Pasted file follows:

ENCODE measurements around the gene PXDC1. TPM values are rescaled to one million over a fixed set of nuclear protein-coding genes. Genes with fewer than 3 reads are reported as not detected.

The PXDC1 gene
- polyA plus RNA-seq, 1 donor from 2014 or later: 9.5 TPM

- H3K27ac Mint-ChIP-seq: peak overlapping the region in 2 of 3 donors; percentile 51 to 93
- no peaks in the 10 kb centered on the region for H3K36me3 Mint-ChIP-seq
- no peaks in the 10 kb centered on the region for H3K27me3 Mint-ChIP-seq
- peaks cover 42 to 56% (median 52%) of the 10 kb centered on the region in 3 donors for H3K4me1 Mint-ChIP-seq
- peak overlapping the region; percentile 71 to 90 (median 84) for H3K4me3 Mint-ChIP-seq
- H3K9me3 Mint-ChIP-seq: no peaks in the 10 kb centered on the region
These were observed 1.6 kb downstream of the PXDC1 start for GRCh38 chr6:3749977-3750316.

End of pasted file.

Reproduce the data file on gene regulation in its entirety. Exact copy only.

ENCODE measurements around the gene PXDC1. TPM values are rescaled to one million over a fixed set of nuclear protein-coding genes. Genes with fewer than 3 reads are reported as not detected.

The PXDC1 gene
- polyA plus RNA-seq, 1 donor from 2014 or later: 9.5 TPM

- H3K27ac Mint-ChIP-seq: peak overlapping the region in 2 of 3 donors; percentile 51 to 93
- no peaks in the 10 kb centered on the region for H3K36me3 Mint-ChIP-seq
- no peaks in the 10 kb centered on the region for H3K27me3 Mint-ChIP-seq
- peaks cover 42 to 56% (median 52%) of the 10 kb centered on the region in 3 donors for H3K4me1 Mint-ChIP-seq
- peak overlapping the region; percentile 71 to 90 (median 84) for H3K4me3 Mint-ChIP-seq
- H3K9me3 Mint-ChIP-seq: no peaks in the 10 kb centered on the region
These were observed 1.6 kb downstream of the PXDC1 start for GRCh38 chr6:3749977-3750316.